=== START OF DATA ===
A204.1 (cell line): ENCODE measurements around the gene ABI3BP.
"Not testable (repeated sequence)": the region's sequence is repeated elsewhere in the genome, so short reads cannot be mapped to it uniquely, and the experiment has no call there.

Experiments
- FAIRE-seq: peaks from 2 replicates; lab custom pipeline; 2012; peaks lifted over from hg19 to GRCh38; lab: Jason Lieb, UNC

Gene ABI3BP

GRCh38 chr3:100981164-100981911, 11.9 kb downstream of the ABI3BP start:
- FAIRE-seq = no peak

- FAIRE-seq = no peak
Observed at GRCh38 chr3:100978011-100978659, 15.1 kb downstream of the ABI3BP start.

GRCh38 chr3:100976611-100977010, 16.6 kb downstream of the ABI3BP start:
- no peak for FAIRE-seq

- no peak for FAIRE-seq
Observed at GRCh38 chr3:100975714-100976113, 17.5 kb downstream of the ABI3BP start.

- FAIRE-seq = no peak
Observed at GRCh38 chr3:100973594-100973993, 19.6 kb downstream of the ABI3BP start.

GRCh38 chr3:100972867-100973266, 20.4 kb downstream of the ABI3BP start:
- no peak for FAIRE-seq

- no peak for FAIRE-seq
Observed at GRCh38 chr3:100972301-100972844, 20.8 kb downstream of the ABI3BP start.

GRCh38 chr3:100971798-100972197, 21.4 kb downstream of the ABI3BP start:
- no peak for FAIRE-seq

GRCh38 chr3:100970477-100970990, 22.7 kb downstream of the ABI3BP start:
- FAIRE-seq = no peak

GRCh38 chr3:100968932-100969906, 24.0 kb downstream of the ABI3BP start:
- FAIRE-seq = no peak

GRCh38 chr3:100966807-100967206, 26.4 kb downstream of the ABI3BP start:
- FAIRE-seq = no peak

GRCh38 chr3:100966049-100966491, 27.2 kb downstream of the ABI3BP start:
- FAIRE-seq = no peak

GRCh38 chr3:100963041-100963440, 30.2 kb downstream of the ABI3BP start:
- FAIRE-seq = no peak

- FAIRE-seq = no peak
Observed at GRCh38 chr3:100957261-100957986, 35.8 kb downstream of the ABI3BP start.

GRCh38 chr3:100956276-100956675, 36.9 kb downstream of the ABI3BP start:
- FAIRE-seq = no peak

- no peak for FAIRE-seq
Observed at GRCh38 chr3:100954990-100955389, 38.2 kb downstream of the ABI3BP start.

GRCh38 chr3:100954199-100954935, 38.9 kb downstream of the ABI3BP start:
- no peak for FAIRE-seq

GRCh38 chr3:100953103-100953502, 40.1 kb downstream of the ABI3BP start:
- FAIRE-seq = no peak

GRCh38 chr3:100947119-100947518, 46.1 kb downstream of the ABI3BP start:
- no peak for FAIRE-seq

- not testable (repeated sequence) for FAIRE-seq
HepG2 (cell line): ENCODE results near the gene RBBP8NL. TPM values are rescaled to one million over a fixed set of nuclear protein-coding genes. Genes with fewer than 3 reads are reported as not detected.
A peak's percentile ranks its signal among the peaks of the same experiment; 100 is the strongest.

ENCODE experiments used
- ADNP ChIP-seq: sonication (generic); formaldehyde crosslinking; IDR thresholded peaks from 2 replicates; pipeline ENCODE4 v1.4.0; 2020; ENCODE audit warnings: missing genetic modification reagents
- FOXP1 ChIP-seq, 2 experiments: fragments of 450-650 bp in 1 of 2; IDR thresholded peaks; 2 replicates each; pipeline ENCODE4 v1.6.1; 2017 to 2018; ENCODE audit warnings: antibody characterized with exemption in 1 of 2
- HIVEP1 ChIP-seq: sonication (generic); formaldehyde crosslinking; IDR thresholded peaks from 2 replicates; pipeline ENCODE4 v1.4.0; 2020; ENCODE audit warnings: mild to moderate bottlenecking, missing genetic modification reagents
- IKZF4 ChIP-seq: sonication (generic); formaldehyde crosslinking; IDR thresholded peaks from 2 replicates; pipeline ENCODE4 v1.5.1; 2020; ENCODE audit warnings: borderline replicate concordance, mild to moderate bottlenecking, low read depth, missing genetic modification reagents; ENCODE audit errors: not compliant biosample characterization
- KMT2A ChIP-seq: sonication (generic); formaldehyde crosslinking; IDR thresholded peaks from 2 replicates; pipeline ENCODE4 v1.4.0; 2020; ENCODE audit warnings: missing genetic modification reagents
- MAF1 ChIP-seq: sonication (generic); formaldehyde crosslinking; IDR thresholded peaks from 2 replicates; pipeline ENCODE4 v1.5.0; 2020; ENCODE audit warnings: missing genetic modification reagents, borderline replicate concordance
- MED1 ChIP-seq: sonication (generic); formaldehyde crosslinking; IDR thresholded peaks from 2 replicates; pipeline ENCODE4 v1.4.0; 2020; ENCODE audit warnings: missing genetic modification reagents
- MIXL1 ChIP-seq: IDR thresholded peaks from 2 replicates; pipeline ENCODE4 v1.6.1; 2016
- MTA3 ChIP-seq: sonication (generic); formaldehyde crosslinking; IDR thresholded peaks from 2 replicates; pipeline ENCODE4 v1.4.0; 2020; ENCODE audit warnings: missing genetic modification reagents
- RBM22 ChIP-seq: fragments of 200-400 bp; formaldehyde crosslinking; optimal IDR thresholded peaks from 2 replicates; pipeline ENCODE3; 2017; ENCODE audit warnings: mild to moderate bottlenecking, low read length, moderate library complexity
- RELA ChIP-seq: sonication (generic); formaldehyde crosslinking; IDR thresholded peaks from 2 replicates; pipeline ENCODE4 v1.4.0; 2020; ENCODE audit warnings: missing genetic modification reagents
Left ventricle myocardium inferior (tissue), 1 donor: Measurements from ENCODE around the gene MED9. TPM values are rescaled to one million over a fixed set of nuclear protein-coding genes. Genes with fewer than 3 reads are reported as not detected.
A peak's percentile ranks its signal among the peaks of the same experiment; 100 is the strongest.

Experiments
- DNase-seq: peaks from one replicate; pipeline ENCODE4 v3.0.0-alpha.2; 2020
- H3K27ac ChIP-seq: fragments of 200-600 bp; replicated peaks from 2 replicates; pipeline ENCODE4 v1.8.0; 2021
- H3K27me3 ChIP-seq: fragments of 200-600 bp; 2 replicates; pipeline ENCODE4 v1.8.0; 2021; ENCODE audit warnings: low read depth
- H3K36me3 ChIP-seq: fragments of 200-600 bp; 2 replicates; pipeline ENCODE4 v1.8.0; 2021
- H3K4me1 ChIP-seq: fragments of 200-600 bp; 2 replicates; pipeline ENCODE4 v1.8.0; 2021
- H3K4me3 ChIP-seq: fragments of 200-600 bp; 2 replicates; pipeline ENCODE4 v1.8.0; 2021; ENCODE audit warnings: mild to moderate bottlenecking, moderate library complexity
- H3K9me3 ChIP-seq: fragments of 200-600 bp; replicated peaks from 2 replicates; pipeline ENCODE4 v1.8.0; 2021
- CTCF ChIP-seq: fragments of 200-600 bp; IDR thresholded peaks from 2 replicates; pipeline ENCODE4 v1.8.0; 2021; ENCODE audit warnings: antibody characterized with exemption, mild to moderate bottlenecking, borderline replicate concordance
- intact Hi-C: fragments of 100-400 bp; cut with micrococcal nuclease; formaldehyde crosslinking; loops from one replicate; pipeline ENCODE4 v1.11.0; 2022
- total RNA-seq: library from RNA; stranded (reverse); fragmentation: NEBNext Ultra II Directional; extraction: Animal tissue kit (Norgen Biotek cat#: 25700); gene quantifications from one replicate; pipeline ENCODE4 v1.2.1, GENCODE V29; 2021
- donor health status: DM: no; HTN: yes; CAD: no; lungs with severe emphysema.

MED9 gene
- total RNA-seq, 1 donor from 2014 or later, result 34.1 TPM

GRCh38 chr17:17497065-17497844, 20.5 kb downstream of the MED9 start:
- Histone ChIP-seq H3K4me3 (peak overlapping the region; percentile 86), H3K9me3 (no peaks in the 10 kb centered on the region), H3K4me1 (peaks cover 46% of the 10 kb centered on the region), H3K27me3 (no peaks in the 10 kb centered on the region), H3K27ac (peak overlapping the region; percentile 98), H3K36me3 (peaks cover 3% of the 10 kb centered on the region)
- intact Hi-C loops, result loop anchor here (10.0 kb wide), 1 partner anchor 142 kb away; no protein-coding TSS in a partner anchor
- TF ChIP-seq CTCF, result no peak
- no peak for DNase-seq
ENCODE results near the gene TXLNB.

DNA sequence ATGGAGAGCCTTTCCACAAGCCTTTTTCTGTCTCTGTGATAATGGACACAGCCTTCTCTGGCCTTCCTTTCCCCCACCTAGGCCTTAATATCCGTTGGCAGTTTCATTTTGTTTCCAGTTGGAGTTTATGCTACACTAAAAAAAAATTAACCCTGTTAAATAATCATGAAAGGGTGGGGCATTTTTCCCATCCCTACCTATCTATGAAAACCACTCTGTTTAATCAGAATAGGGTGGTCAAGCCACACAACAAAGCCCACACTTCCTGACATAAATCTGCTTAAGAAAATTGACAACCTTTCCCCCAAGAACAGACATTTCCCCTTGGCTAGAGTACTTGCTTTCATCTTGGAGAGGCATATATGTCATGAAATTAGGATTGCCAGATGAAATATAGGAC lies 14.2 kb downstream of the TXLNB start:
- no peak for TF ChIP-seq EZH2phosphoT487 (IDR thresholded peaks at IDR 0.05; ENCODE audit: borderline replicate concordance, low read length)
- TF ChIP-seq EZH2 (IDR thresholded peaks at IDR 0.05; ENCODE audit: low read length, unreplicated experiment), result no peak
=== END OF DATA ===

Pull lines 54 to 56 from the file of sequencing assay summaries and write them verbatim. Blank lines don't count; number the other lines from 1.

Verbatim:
- MED1 ChIP-seq: sonication (generic); formaldehyde crosslinking; IDR thresholded peaks from 2 replicates; pipeline ENCODE4 v1.4.0; 2020; ENCODE audit warnings: missing genetic modification reagents
- MIXL1 ChIP-seq: IDR thresholded peaks from 2 replicates; pipeline ENCODE4 v1.6.1; 2016
- MTA3 ChIP-seq: sonication (generic); formaldehyde crosslinking; IDR thresholded peaks from 2 replicates; pipeline ENCODE4 v1.4.0; 2020; ENCODE audit warnings: missing genetic modification reagents